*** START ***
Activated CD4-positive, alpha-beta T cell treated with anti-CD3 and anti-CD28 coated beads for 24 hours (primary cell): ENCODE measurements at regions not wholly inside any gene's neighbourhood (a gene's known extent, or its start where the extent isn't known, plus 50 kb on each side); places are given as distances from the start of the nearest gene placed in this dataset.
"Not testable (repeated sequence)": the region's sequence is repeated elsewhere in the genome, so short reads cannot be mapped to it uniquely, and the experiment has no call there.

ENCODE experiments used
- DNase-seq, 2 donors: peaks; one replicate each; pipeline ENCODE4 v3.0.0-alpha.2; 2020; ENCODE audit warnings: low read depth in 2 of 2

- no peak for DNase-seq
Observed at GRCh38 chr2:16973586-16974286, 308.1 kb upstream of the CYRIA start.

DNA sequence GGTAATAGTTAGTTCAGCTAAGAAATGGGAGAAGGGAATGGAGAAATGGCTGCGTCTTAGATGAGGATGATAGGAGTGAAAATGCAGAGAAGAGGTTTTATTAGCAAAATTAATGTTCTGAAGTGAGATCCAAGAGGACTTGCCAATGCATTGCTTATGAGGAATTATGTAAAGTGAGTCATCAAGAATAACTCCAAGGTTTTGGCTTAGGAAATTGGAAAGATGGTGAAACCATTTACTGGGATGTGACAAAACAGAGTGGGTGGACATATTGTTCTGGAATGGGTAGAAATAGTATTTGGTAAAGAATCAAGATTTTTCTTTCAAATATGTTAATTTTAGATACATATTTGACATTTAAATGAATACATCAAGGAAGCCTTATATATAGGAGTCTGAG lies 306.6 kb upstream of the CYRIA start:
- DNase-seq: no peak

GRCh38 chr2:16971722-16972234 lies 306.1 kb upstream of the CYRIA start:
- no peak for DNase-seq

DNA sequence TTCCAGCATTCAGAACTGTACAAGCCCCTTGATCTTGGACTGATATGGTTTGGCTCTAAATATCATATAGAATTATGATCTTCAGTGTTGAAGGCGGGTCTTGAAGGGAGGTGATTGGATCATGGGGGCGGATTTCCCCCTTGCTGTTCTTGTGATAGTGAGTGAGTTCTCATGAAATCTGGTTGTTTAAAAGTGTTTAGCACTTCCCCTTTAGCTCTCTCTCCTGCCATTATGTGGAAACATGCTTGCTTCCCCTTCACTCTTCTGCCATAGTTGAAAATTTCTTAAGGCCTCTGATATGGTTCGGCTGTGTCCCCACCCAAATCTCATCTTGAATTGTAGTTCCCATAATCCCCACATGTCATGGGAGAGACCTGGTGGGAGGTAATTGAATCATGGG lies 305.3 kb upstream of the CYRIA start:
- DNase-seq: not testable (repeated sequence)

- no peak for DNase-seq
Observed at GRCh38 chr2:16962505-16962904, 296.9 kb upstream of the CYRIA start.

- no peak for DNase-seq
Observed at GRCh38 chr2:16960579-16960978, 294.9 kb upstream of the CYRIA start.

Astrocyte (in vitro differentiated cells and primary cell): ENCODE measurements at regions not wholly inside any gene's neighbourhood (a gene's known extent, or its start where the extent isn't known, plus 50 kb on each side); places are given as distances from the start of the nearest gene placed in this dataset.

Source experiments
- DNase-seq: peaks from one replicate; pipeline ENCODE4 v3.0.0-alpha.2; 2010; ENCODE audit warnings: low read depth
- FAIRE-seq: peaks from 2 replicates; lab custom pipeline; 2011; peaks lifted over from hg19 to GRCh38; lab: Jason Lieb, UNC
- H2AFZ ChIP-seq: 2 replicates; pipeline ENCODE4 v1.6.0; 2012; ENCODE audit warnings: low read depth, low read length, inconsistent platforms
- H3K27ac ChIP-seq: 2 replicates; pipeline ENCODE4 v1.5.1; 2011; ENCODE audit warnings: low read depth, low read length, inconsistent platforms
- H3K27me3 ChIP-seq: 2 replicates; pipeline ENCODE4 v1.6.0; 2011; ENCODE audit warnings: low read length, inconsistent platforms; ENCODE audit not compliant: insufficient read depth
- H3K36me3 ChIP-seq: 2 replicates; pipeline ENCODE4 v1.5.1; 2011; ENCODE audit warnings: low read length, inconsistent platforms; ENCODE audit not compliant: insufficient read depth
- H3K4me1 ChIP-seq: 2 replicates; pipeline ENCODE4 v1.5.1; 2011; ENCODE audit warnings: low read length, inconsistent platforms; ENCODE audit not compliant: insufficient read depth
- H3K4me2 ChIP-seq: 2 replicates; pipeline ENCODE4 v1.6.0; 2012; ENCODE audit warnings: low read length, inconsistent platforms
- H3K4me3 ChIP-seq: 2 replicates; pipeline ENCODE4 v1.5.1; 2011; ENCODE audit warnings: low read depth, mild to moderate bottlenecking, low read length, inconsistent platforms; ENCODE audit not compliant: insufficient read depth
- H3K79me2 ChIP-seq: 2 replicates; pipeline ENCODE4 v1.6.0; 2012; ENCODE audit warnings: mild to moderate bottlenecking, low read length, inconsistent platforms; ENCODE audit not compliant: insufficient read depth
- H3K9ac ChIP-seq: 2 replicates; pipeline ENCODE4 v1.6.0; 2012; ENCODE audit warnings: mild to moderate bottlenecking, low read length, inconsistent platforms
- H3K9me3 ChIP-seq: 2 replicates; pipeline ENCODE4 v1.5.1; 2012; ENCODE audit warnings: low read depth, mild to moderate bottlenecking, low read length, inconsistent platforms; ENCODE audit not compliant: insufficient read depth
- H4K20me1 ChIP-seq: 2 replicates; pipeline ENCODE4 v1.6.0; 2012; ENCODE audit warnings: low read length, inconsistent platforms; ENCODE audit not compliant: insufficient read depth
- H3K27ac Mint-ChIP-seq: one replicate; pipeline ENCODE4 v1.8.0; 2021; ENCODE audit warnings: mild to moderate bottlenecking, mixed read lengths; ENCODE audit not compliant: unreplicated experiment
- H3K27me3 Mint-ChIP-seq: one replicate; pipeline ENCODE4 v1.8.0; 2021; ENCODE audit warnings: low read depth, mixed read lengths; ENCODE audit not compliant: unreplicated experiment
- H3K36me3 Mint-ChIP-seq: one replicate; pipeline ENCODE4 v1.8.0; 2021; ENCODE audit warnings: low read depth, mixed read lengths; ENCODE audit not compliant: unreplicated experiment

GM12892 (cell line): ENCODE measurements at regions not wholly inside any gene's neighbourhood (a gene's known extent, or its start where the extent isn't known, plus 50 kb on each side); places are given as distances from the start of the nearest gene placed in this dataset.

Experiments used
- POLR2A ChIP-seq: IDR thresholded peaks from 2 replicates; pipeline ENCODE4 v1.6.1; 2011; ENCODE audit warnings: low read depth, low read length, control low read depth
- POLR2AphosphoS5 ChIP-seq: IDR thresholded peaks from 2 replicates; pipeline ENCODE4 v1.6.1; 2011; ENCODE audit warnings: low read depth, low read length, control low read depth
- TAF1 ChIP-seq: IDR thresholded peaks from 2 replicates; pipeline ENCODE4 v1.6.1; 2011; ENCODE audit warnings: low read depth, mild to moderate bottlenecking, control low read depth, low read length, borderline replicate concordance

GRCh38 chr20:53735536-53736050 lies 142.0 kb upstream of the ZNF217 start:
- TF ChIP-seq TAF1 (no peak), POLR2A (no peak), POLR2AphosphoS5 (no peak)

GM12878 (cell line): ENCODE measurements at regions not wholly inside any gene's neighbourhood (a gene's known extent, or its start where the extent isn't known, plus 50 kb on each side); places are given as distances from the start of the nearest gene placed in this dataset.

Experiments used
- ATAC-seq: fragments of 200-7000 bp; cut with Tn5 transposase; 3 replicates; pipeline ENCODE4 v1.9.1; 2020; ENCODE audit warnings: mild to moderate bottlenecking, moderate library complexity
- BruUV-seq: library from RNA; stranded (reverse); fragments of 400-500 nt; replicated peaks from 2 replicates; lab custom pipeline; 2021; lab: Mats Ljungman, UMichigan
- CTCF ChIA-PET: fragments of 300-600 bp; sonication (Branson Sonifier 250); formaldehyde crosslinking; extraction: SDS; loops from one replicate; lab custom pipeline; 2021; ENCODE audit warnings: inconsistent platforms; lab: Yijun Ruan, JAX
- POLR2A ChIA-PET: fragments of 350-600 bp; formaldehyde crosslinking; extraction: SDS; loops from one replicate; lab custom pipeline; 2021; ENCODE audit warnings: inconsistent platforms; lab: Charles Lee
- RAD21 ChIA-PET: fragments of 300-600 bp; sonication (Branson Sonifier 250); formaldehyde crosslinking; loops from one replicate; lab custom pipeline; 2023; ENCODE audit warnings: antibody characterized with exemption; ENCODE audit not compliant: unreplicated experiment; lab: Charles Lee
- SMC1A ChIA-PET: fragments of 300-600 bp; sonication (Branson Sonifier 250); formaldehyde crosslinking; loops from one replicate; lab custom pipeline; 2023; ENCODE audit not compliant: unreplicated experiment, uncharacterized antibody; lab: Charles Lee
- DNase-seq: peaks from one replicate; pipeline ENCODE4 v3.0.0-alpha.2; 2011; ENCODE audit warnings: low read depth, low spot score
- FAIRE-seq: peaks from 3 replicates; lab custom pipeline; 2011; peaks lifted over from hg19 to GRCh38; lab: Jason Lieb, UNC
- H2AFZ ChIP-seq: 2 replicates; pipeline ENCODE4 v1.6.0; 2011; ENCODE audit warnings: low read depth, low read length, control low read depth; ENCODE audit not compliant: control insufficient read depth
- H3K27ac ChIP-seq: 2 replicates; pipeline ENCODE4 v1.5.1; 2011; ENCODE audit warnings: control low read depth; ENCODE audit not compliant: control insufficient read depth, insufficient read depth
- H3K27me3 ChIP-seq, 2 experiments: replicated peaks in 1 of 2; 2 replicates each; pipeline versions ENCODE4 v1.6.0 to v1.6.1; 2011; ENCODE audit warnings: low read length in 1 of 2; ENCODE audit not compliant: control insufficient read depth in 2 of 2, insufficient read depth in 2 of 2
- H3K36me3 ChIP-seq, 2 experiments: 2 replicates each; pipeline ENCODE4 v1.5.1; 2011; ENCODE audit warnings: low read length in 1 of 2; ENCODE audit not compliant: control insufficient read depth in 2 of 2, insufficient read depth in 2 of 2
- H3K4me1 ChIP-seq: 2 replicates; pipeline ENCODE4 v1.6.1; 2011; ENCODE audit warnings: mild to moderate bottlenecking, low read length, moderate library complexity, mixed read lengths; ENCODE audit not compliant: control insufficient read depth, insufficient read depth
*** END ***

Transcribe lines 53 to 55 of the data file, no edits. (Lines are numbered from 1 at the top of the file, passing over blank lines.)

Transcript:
- H3K27ac ChIP-seq: 2 replicates; pipeline ENCODE4 v1.5.1; 2011; ENCODE audit warnings: control low read depth; ENCODE audit not compliant: control insufficient read depth, insufficient read depth
- H3K27me3 ChIP-seq, 2 experiments: replicated peaks in 1 of 2; 2 replicates each; pipeline versions ENCODE4 v1.6.0 to v1.6.1; 2011; ENCODE audit warnings: low read length in 1 of 2; ENCODE audit not compliant: control insufficient read depth in 2 of 2, insufficient read depth in 2 of 2
- H3K36me3 ChIP-seq, 2 experiments: 2 replicates each; pipeline ENCODE4 v1.5.1; 2011; ENCODE audit warnings: low read length in 1 of 2; ENCODE audit not compliant: control insufficient read depth in 2 of 2, insufficient read depth in 2 of 2